Quiet Time ~ Gratitude ~ Service ~ Exercise
Devotional Quiet Time
Spending time with God is more than a duty or a struggle; it is a great pleasure. In the devotional quiet time we enter into this pleasure in a special way. In the beginning of his Confessions, Augustine writes, “You stimulate [us] to take pleasure in praising you, because you have made us for yourself, and our hearts are restless until they can find peace in you.”3 In a devotional quiet time we are invited by God to enter and enjoy this satisfying rest.
I turn to Scripture passages that I have already studied in some depth. I spend time chewing over a passage until, with Paul in Ephesians, I marvel at the spiritual blessings that have been given to us through Jesus. Or I experience with Peter the unspeakable joy of receiving the goal of my faith, the salvation of my soul.
Sometimes it is helpful to use your imagination to enter into the passage—feeling, smelling and hearing what is happening. I know that many people are not comfortable with using the imagination in this way. If so, ignore the next paragraph. I use this sort of approach because Scripture is full of images. I believe that I am honoring the Lord’s intent when I take them so seriously that I give all my senses to understand and experience them.
Psalm 23 is a favorite of mine. I imagine myself in a restful green pasture. The sun is shining warmly on me, and the blue sky has a few drifting white clouds. A couple of large trees provide just the right shade. I find myself alone with the Lord, away from the pressures that burden me. As I settle, I find a living faith inside me that the Lord is indeed present. Along with David, I know the reality of the Lord who is restoring my soul.
Prayer in the devotional quiet time is woven into meditation on the Scriptures. It is rich and varied with fewer lists. Less than half of my prayer time is taken up with petitions and intercession during such devotional times.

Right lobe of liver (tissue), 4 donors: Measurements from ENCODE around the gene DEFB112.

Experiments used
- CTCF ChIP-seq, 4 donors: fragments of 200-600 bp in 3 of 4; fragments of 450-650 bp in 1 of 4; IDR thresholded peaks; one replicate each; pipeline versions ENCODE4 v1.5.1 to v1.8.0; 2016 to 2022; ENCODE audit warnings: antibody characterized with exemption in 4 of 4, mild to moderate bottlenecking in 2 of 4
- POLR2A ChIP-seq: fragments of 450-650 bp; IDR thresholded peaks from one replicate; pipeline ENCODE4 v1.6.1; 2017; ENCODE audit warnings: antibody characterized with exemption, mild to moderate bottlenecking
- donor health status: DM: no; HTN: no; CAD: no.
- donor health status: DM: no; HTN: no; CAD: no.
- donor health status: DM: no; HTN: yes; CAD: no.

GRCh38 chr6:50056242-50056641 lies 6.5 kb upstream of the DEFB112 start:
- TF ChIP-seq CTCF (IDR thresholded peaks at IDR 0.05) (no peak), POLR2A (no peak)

Words are not always necessary in this devotional time. I have been delighted to read of Joyce Huggett’s experience in The Joy of Listening to God. “What I heard in those times of listening was more than a voice. It was a presence. Yes. I heard the Lord call my name. But I also ‘heard’ his tenderness. I soaked up his love …. I had never delighted in God in this way before. And it had never occurred to me that God wanted me to linger in his presence so that he could show me that he delighted in me.”4
The devotional quiet time is filled with emotion. A hunger for the Lord exists along with a sense of being filled. You may feel a pulling on your heart that draws you to the Lord, a calling out that increases at his touch. Often there is a sense of warmth, love and joy. Anger, even fear may be present. Always there is a strong sense of God’s presence. You know that he is with you.
The devotional quiet time generally lasts longer than other types and requires some leisure. Five minutes fade into fifteen and then an hour. This sense of unhurried leisure may be uncomfortable as you first enter into a devotional quiet time. You wonder if you are merely wasting time and should be doing something more productive. If these thoughts occur, stop to remind yourself of the eternal value of being with God.
Our busy lifestyles don’t lend themselves to the leisure that a devotional quiet time requires. The devotional quiet time is practiced on a regular basis—perhaps not every day, but several times during the week. You may take an hour or two one day and then only brief times for the next couple of days.
While the devotional quiet time is most delightful, I have discovered that I don’t stay there. Sometimes God gives us that delightful and deep sense of worship; sometimes he doesn’t. God doesn’t show up on cue, nor does he come to us in ways that we demand. The enduring reality of such pleasure in worship won’t come until we see the Lord in heaven.
Stephen D. Eyre, Drawing close to God: The Essentials of a Dynamic Quiet Time: A Lifeguide Resource (Downers Grove, IL: InterVarsity Press, 1995).